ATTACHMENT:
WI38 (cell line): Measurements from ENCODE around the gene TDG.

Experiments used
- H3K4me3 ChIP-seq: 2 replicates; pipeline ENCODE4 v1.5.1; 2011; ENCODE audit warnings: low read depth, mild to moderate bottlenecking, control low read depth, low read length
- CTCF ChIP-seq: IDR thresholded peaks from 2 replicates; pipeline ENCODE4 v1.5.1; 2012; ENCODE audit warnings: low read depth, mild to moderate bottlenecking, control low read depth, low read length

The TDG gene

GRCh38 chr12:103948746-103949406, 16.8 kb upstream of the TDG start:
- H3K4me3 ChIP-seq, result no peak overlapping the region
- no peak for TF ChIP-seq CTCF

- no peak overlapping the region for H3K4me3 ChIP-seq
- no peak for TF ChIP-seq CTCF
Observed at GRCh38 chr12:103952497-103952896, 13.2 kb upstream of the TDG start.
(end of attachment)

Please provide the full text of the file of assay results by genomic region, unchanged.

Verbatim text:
WI38 (cell line): Measurements from ENCODE around the gene TDG.

Experiments used
- H3K4me3 ChIP-seq: 2 replicates; pipeline ENCODE4 v1.5.1; 2011; ENCODE audit warnings: low read depth, mild to moderate bottlenecking, control low read depth, low read length
- CTCF ChIP-seq: IDR thresholded peaks from 2 replicates; pipeline ENCODE4 v1.5.1; 2012; ENCODE audit warnings: low read depth, mild to moderate bottlenecking, control low read depth, low read length

The TDG gene

GRCh38 chr12:103948746-103949406, 16.8 kb upstream of the TDG start:
- H3K4me3 ChIP-seq, result no peak overlapping the region
- no peak for TF ChIP-seq CTCF

- no peak overlapping the region for H3K4me3 ChIP-seq
- no peak for TF ChIP-seq CTCF
Observed at GRCh38 chr12:103952497-103952896, 13.2 kb upstream of the TDG start.